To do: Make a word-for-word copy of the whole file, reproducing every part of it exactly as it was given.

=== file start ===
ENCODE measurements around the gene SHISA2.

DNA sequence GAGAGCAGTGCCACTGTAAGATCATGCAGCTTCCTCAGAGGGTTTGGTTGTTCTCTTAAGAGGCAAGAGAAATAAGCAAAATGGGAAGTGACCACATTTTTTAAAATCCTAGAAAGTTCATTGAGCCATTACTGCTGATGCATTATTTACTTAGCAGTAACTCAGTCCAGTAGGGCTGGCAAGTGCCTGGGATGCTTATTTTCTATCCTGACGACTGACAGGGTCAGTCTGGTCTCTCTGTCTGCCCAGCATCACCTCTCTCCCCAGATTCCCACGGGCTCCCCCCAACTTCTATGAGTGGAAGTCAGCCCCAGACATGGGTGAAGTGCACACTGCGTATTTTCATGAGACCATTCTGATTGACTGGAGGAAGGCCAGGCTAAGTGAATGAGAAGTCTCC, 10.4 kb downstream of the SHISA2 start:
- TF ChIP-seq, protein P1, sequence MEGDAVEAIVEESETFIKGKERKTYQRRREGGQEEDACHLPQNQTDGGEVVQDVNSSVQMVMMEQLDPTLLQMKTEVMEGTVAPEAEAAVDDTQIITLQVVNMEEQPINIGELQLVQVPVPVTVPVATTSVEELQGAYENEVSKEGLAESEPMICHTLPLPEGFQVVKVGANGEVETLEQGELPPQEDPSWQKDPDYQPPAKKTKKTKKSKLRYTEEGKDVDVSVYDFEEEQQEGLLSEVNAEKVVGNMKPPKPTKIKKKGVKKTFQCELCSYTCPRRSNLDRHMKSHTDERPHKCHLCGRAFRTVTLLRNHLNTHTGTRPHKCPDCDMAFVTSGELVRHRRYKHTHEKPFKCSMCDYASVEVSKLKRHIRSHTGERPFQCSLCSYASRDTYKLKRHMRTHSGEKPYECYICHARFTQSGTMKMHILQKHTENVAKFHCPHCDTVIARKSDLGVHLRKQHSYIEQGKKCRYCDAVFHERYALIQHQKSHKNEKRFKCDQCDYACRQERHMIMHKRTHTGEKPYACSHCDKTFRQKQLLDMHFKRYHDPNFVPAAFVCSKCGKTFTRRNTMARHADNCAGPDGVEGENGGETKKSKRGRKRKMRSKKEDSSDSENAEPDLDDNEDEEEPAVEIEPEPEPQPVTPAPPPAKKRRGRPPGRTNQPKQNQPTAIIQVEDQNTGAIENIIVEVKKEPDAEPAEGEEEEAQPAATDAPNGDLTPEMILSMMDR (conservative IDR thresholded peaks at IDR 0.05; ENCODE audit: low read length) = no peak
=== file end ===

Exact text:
ENCODE measurements around the gene SHISA2.

DNA sequence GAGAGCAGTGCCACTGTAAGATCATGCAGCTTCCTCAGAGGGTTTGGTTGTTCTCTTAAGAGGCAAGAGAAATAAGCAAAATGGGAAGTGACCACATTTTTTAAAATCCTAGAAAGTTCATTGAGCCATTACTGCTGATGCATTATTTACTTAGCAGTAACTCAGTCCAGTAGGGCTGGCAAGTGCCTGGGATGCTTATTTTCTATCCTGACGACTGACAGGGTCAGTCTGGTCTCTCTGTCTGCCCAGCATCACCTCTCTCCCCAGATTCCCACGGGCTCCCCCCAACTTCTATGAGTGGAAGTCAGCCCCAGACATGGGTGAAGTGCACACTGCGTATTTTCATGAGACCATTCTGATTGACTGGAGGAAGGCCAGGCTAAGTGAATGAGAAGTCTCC, 10.4 kb downstream of the SHISA2 start:
- TF ChIP-seq, protein P1, sequence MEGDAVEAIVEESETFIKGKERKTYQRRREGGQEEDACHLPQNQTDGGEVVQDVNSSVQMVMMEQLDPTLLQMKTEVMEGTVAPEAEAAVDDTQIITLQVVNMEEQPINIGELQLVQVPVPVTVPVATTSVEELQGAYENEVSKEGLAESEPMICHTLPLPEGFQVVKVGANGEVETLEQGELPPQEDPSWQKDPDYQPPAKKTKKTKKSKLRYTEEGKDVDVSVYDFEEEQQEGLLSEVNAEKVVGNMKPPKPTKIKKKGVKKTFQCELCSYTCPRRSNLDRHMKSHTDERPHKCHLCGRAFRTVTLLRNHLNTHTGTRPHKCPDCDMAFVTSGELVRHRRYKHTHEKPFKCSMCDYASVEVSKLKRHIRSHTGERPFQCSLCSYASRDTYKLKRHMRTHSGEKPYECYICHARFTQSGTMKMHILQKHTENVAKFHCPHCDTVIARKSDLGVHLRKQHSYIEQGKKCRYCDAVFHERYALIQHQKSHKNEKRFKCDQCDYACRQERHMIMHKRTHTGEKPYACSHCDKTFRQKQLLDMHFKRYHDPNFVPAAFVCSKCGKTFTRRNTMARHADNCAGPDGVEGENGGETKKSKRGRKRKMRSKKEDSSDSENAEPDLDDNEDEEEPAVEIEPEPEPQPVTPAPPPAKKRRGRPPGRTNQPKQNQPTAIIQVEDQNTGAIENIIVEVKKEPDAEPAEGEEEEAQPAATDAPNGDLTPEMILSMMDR (conservative IDR thresholded peaks at IDR 0.05; ENCODE audit: low read length) = no peak